The described shafts 12 are preferably formed as a unit, for example, from one piece of a thin rod and profiled, as shown. However, a device is possible when the distal end or cam 20 is molded or performed separately and secured to part of the shaft. Such a separate part may be a brush, the central axis of which coincides with the axis of the shaft 21, and the drive column, offset from the center. The drive strut then takes a position and acts as a remote cam 20. Thus, then the drive strut and groove 22 form a drive engagement between the shaft and the holder 13, and therefore, the drive strut can be considered a remote cam of the shaft.

It is also possible, but not always convenient, in some embodiments of the invention to mount the holder 13 so that it is rotated by a hinge on one side, for example, opposite the shaft. In this case, the bristles, which are installed closer to the axis of the hinge, will not actually shift as much as the bristles located on the side located next to the shaft, but still, they will vibrate strongly.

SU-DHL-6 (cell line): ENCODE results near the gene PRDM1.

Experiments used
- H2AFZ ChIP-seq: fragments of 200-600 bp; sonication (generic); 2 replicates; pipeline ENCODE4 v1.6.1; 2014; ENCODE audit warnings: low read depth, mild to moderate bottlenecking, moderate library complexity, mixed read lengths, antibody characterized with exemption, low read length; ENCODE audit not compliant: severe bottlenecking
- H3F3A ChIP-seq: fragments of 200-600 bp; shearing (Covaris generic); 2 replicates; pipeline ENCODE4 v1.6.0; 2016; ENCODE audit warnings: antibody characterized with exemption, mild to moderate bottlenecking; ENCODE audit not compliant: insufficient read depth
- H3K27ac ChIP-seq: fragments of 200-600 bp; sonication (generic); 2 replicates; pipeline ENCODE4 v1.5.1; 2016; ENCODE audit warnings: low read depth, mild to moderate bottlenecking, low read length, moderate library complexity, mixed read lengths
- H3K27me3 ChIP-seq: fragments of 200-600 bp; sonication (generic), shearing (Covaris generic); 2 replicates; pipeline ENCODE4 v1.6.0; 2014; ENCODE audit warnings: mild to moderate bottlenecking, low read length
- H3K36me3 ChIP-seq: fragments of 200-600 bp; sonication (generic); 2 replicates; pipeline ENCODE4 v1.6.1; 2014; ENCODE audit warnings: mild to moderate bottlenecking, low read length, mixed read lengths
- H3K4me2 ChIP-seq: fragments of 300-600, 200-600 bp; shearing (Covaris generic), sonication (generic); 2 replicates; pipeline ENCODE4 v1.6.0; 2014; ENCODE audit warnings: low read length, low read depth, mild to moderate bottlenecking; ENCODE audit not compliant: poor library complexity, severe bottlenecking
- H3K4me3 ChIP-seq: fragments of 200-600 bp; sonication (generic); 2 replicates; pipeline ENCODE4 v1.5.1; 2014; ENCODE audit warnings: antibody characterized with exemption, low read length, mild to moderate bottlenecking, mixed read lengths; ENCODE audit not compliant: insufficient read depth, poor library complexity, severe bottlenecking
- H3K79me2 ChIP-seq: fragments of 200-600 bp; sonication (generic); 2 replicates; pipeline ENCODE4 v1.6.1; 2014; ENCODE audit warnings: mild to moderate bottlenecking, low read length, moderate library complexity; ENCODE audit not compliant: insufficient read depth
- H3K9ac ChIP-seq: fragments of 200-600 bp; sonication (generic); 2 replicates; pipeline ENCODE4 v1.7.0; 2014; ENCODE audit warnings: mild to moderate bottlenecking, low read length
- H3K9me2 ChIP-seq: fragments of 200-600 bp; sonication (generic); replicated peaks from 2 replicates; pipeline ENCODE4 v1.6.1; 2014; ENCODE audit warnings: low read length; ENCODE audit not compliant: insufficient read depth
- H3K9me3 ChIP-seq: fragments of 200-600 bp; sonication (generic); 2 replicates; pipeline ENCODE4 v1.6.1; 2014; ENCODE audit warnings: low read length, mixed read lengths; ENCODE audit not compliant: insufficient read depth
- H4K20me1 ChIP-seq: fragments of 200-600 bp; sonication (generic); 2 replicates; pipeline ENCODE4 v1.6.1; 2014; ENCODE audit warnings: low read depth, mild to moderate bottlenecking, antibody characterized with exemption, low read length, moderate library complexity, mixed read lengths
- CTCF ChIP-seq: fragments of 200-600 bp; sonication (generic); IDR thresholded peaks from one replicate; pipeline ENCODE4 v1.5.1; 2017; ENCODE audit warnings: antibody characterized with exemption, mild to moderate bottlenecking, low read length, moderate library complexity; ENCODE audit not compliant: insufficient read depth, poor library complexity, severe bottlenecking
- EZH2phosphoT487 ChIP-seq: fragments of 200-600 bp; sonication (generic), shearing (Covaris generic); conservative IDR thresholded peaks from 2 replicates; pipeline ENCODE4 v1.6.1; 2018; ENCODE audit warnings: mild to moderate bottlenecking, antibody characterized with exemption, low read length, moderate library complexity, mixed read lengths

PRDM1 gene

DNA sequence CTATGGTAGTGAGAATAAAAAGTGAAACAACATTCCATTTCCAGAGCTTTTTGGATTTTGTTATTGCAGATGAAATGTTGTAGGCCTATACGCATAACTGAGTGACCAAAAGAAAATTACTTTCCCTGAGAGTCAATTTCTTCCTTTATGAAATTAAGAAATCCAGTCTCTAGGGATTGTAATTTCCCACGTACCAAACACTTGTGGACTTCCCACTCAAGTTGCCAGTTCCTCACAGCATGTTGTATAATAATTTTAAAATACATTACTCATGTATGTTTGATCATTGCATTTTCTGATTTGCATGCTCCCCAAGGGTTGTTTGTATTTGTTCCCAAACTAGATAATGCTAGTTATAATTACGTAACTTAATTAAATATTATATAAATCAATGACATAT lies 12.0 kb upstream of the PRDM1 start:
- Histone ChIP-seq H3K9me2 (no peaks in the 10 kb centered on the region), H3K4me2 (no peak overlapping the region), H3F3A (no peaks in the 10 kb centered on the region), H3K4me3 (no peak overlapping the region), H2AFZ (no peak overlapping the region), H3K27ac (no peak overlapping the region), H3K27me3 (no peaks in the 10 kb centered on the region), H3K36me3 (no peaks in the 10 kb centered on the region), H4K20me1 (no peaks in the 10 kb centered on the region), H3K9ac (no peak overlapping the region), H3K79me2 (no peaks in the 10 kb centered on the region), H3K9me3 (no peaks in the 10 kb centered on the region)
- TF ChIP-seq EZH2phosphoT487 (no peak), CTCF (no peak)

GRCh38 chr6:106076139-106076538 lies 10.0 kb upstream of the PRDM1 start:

It is also understood that, regardless of whether the bristle holder 13 is designed to rotate or to rotate with a hinge, it does not have to be round. However, a circular holder 13 is preferred so that its rotation position can be changed when required, as mentioned above.

Although the shaft device described above is preferred, it is contemplated that other shaft devices may be used with the present invention. For example, the device described in US Pat. No. 5,732,432, the essence of which is incorporated herein by reference, may be provided in order to compensate for shaft misalignment due to mechanical factors and mechanical stress during use. In addition, the head 11 could be made in such a way that it could be easily separated from the handle 10. This could be accomplished using coupling devices for the shaft and the head housing. Such devices are known in the art. For example, the head and handle may include mating grooves, spring clips and protrusions, and / or locking or fastening tabs and grooves. The shaft can be divided into two sections, with each section including a connecting element. For example, a connection may be achieved by a key device. Thus, the connecting elements may include mated longitudinal protrusions secured to respective ends of the shaft and the longitudinal grooves into which they enter, or as shown in US Pat. No. 5,617,601, which is incorporated herein by reference. In addition, the groove 22 can be replaced by an inclined washer, which is described in US patent No. 5764743, which is incorporated by reference.